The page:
The PEFFD algorithm as shown in Algorithm 1, takes as input the VM list to be migrated and the host list to be allocated. For each VM sorted by decreasing resource demand (line 1 in Algorithm 1), the algorithm first tries to find a host that fits it and is the best (line 513). A host fits for a VM if it has enough resource for the VM (line 6). The best host is then determined by iteratively replacing allocatedHost with a better host (line 711). In PEFFD, a host is better than another host if its power efficiency, PE (see Eq. 3), is greater than that of the other host and the lowest indexed one is chosen to break a tie. Next, a VM and the best host are added to a vmPlacement map (line 15). If an active host is not found for a VM, then a host is searched from inactive host lists using the same process (line 1631). When all VMs are exhausted the vmPlacement map is returned.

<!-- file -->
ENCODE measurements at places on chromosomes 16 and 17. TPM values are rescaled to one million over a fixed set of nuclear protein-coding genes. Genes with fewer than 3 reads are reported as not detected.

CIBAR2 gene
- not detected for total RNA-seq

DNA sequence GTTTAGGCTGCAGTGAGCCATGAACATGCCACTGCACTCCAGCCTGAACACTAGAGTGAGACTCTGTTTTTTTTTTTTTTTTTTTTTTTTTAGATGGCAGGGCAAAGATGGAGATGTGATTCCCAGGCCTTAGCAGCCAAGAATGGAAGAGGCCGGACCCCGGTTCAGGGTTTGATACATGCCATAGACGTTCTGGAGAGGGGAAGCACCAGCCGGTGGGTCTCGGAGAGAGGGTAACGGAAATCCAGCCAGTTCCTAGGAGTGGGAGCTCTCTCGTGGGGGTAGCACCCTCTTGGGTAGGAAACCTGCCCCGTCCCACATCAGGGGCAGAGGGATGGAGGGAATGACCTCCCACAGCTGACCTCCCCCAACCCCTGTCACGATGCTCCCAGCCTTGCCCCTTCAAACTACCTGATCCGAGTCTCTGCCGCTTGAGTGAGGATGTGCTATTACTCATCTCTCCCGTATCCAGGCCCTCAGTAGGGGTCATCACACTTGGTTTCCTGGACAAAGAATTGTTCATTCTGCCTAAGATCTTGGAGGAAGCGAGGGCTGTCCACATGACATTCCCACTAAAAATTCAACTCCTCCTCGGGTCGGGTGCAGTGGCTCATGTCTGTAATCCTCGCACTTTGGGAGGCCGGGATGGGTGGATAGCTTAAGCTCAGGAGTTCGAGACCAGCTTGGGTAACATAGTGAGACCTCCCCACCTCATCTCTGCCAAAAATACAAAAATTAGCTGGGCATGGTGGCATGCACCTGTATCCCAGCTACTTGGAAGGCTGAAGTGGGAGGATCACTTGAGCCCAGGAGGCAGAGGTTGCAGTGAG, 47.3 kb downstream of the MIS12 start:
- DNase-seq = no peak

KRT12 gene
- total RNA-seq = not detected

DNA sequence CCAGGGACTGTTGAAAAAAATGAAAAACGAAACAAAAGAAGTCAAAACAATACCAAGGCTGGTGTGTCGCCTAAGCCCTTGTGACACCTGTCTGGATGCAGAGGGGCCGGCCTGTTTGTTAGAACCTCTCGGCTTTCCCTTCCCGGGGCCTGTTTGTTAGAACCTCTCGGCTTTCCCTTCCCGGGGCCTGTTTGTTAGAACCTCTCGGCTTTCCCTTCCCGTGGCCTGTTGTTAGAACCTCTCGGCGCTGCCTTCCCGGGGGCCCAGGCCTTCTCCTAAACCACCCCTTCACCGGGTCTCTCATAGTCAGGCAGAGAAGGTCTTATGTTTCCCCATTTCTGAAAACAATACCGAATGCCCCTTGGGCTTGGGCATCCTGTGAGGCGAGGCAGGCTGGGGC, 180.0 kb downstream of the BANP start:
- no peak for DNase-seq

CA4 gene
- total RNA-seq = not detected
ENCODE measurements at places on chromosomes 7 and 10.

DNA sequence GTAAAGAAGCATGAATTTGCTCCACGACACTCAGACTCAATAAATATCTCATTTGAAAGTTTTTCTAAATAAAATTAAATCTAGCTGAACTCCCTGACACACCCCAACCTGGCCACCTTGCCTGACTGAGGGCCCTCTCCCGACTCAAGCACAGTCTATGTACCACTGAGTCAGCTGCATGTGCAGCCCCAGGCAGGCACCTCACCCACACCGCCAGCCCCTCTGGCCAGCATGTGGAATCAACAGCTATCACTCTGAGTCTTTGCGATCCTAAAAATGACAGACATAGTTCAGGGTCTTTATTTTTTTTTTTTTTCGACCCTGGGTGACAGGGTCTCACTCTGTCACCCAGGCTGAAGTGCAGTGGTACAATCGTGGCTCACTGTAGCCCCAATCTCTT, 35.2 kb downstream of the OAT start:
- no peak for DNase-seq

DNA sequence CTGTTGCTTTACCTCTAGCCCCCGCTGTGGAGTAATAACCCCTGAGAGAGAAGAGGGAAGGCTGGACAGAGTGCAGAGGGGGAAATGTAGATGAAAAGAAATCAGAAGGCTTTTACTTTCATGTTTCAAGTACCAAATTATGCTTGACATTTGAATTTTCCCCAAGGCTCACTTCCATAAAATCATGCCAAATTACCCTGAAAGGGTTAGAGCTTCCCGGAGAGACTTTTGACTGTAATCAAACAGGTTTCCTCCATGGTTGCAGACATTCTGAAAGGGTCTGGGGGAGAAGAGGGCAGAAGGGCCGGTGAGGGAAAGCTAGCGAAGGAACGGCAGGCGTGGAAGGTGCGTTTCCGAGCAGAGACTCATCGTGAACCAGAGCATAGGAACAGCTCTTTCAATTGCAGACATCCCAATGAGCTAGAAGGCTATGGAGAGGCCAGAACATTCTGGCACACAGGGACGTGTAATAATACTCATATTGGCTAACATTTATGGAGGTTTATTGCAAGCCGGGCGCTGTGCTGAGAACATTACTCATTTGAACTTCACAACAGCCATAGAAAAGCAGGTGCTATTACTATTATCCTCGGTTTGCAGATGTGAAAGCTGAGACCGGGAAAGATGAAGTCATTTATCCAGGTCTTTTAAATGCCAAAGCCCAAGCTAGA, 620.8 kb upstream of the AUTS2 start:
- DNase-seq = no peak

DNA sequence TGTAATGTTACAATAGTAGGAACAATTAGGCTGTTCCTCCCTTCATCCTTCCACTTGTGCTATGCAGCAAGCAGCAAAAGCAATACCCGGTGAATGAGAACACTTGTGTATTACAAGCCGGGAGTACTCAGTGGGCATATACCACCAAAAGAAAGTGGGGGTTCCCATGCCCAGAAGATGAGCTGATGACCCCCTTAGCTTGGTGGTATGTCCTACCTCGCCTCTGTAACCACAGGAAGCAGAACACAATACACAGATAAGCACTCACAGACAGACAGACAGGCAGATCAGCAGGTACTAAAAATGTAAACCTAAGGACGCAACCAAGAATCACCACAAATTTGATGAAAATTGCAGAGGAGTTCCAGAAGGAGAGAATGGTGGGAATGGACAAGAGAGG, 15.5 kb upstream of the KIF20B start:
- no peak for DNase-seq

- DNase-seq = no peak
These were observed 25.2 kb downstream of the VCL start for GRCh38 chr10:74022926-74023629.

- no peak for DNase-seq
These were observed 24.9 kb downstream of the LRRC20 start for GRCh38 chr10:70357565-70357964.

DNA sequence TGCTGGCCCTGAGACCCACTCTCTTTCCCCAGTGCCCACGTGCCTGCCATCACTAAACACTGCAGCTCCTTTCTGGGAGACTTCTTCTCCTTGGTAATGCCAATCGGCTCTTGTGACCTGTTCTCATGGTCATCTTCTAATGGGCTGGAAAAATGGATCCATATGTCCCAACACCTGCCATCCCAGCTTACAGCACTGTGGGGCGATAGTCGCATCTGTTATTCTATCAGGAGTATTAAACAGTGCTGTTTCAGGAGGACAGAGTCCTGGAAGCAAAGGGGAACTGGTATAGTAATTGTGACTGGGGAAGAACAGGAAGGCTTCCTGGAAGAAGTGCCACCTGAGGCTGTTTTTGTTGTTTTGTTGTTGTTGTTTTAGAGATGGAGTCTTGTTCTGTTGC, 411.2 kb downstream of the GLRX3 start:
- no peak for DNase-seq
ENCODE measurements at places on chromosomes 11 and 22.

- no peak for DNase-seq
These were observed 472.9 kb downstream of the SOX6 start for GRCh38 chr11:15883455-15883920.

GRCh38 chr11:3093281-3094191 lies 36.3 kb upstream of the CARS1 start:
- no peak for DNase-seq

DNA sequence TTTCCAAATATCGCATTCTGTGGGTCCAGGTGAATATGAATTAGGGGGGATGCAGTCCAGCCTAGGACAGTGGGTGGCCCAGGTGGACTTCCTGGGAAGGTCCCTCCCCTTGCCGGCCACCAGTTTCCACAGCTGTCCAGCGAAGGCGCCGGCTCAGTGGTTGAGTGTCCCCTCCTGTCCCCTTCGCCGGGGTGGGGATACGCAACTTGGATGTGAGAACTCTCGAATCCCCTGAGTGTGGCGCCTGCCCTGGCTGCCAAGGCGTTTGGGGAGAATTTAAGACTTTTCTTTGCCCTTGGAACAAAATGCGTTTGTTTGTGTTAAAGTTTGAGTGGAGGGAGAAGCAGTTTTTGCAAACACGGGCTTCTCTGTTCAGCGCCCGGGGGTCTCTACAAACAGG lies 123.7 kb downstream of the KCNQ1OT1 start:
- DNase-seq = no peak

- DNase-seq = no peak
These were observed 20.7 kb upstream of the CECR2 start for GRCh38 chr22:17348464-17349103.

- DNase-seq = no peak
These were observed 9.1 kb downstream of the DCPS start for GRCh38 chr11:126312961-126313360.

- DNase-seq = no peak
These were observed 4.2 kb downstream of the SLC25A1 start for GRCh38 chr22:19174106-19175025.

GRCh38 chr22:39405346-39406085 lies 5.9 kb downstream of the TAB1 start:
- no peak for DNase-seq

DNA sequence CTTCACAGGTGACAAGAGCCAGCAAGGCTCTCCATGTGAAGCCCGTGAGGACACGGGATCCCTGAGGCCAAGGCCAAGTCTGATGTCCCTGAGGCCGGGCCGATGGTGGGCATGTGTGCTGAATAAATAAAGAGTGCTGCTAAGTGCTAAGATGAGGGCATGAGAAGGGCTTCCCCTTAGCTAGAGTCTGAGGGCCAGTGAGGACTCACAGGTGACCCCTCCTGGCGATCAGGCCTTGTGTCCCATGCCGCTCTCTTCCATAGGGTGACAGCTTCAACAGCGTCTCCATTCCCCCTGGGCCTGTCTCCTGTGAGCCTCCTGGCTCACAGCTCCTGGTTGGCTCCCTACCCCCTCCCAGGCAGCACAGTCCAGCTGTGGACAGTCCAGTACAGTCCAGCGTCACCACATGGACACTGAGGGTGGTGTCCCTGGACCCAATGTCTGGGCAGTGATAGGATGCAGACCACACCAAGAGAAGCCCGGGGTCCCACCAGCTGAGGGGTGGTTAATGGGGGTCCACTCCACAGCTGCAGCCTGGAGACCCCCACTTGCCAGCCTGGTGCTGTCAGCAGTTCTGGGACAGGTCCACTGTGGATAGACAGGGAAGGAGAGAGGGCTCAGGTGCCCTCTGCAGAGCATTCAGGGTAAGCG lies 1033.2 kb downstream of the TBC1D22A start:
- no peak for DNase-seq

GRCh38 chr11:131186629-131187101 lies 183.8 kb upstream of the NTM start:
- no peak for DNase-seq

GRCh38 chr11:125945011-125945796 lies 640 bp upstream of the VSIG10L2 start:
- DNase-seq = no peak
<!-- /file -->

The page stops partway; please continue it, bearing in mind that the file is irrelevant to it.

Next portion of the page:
The power efficient bestfit decreasing (PEBFD) algorithm
The PEBFD algorithm shown in Algorithm 2 has many similarity to the PEFFD described above. The difference is the PEBFD uses the bestfit rule instead of the firstfit rule. In PEBFD, a host is better than another host if its power efficiency, PE, is greater than that of the other host. In case two hosts have the same PE, then the one that has lower available CPU is chosen (line 1216 in Algorithm 2).
The mediumfit power efficient decreasing (MFPED) algorithm
The MFPED algorithm is listed in Algorithm 3. In MFPED, a host is better than another host for VM allocation if its CPU utilization level distance from the desired level (as defined in (2)) is less than that of the other host (line 812 in Algorithm 3). In case two hosts have levels with equal distance from the desired level, then the one that has a higher PE is chosen (line 1317).
Experiment and results